But, when Palin can’t lean on the charisma of hairy, oversized killing machines to keep the show relatable, things start to sputter. “Sarah Palin’s Alaska” is about the state’s grandeur, but, just as huge swaths of it are only accessible via aircraft, this vision of Alaska is only accessible via Palin. Now, many on Palin’s ideological wavelength rave about her singular appeal. For instance, back in September 2008, when Palin was a newfound political curiosity rather than a potential existential threat to the nation, Walter Block wrote, “Here is a rifle toting, moose killing, basketball playing, beauty contest winning, charismatic and eloquent long happily married conservative hockey mom who has made something of herself in a very competitive field, who has not gone to finishing school at Harvard, Yale or Princeton.”
People like Block, God bless 'em, are completely wrong. It’s not an ideological thing—Palin just isn’t eloquent or appealing when she speaks. Whenever she's narrating or talking to the public in her new show, her odd verbal peccadilloes dominate, from moments when her tone is overwhelmingly saccharine—which come and go with the unpredictability of, say, a bear—to the way she'll over-enunciate certain words in a manner almost scientifically calibrated to infuriate Northeasterners.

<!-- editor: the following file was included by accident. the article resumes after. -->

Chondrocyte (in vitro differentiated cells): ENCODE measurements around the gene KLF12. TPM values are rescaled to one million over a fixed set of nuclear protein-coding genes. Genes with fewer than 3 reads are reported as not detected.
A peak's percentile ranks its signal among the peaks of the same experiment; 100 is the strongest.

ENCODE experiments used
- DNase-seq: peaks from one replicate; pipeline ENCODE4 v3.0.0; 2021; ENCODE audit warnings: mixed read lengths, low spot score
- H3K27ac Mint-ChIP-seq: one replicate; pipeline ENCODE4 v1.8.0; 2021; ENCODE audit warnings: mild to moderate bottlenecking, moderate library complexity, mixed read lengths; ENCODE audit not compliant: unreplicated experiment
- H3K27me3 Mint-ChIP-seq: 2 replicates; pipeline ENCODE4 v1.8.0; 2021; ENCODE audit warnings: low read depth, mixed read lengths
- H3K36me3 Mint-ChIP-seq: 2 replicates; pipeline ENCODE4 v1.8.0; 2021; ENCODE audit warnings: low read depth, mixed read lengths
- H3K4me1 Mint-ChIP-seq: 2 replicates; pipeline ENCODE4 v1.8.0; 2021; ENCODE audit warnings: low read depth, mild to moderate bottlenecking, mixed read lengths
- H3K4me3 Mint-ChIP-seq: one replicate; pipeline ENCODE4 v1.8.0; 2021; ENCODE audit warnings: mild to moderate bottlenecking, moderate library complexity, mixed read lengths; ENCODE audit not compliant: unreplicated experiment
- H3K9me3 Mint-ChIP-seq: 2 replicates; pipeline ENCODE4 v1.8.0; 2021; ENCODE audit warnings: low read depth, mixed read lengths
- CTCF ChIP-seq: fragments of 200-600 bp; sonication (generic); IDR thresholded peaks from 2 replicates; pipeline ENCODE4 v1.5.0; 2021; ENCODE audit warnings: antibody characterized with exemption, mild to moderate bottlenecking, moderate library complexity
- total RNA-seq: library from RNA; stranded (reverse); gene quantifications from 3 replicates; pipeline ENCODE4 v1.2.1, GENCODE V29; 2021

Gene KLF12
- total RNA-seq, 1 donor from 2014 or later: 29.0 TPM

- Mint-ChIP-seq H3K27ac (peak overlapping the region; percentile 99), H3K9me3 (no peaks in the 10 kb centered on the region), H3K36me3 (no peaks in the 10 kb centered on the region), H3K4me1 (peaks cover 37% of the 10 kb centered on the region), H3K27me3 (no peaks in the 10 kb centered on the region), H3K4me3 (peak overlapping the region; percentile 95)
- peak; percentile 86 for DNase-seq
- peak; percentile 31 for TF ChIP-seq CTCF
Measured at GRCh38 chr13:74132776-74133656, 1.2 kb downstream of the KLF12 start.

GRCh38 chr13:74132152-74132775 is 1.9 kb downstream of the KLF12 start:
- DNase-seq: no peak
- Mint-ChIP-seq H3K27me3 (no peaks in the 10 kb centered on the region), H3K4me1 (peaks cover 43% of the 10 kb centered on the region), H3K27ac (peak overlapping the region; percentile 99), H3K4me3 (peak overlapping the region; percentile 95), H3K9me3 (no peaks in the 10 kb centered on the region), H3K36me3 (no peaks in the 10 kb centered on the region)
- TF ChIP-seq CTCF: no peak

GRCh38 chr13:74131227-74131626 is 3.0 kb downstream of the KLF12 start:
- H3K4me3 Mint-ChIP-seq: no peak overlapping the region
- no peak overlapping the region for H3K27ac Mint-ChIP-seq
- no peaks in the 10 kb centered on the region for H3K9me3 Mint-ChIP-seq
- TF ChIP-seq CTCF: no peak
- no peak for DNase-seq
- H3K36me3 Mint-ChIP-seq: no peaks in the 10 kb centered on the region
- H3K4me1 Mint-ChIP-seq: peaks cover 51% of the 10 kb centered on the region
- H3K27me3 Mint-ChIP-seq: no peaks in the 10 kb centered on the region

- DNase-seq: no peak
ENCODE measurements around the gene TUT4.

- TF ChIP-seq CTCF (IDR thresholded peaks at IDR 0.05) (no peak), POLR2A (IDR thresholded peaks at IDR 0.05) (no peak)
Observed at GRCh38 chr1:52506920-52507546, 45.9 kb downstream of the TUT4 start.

What’s more, to put it diplomatically, Palin is not exactly in a position to draw upon and effectively communicate a vast wealth of knowledge about Alaska. She may have been the governor of the state and lived there for most of her life, but, for someone who has capitalized on an image as a rugged outdoorswoman, she just doesn't come across as all that rugged, or all that informed about the outdoors. She observes, sure, but she isn’t the sort of authoritative guide you want on a televised expedition into the wild frontier fringes.